datetime.datetime(2014, 1, 1, 0, 0)
>>> parse(1388577600)
datetime.datetime(2014, 1, 1, 0, 0)

>>> relativedelta('2014-07-07', '2014-07-03')
relativedelta(days=+4, bdays=+2)

>>> 1388577600 + relativedelta(days=+2)
date(2014, 1, 3)
  1. The rrule feature has a new BDAILY option for use as the freq argument. This will create a generator which yields business days. Rrule also will now accept an optional holidays keyword argument which affects the BDAILY freq only. The existing dtstart and until arugments can now be passed as any type resembling a date/datetime.
# Get a list of the next 10 business days starting 2014-01-01
>>> from bdateutil import rrule, BDAILY
>>> list(rrule(BDAILY, count=10, dtstart=date(2014, 1, 1)))

# Get a list of all business days in January 2014, taking into account
# Canadian statutory holidays
>>> import holidays
>>> list(rrule(BDAILY, dtstart="2014-01-01", until="2014-01-31",
               holidays=holidays.Canada()))
  1. Import shortcuts are available that make importing the bdateutil features a little easier than python-dateutil. However, importing from bdateutil using the longer method used by python-dateutil still works to remain 100% backwards compatibility.
>>> # Importing relativedelta from the original python-dateutil package
>>> from dateutil.relativedelta import relativedelta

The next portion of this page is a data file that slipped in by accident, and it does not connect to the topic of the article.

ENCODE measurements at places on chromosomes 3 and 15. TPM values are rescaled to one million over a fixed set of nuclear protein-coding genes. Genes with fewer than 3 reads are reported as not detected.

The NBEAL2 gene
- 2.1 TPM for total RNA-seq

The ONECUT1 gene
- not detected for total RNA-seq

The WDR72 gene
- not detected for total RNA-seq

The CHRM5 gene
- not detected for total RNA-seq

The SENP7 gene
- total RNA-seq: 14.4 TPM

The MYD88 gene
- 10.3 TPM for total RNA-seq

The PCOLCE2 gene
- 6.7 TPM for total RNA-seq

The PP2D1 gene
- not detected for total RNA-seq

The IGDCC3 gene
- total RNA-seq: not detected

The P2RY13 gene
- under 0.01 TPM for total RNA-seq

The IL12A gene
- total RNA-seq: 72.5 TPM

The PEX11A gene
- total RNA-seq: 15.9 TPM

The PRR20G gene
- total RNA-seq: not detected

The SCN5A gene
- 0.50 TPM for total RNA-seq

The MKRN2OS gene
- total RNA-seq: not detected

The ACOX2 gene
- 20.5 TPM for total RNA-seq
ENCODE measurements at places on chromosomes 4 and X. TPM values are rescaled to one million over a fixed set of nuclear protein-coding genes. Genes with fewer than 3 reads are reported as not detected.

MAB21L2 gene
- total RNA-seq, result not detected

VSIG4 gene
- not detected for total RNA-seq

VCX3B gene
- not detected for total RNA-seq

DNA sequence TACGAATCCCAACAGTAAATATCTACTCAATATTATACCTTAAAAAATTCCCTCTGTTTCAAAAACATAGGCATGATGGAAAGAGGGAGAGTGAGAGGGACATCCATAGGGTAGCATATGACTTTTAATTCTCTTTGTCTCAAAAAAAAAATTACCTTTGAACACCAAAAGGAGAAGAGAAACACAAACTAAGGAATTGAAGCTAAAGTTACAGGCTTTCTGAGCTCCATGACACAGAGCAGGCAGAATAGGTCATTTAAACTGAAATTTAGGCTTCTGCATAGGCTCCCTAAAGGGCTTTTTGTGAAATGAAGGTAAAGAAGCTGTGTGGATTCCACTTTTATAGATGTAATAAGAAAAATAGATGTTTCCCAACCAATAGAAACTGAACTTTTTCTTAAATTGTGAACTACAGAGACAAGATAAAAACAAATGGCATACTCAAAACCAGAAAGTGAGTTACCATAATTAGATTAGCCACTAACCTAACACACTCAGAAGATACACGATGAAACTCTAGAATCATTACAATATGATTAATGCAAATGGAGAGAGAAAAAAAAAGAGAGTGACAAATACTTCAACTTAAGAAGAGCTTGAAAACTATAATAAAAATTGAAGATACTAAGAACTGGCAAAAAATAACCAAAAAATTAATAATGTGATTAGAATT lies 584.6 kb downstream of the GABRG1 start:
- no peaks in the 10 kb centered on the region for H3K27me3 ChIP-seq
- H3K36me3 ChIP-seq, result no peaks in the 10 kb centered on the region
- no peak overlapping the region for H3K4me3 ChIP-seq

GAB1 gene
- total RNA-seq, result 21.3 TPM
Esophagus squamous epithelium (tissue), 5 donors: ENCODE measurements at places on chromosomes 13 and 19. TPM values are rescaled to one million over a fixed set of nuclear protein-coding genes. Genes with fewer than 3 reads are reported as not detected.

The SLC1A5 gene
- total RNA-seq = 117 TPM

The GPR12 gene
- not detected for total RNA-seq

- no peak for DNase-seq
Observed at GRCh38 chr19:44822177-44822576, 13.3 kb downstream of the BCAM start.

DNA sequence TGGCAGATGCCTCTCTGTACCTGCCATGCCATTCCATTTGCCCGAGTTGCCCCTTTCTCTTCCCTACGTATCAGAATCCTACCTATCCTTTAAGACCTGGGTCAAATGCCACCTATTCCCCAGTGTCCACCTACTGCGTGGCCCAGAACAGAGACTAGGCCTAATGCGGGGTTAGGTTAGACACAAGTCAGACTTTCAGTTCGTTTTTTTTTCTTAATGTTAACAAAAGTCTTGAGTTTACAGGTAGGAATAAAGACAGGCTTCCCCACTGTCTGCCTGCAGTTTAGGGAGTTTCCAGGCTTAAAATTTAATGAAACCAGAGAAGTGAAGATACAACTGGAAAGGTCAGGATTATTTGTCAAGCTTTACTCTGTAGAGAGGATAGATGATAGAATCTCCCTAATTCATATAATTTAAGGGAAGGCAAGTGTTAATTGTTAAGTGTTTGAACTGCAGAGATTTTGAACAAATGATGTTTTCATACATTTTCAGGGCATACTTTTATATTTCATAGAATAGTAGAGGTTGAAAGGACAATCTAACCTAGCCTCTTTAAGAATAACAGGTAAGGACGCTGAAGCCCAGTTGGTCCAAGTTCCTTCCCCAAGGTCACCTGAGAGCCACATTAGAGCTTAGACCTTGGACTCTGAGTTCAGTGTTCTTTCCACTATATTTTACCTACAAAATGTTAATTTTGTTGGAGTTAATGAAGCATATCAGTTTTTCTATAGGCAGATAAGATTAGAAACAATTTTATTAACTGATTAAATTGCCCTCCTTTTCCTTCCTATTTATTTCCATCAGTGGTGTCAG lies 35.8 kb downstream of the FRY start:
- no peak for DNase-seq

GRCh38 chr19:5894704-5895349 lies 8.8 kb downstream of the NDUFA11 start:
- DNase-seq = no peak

>>> # This method works with bdateutil
>>> from bdateutil.relativedelta import relativedelta

>>> # bdateutil also provides an easier way
>>> from bdateutil import relativedelta

Development Version

The latest development version can be installed directly from GitHub:

$ pip install --upgrade https://github.com/ryanss/bdateutil/tarball/master

Running Tests

$ pip install flake8
$ flake8 bdateutil/*.py tests.py --ignore=F401,F403
$ python tests.py

Coverage

$ pip install coverage
$ coverage run --omit=*site-packages* tests.py
$ coverage report

Contributions

Issues and Pull Requests are always welcome.

License

Code and documentation are available according to the MIT License (see LICENSE).

Release History

Release History

0.1

This version

History Node

TODO: Figure out how to actually get changelog content.

Changelog content for this version goes here.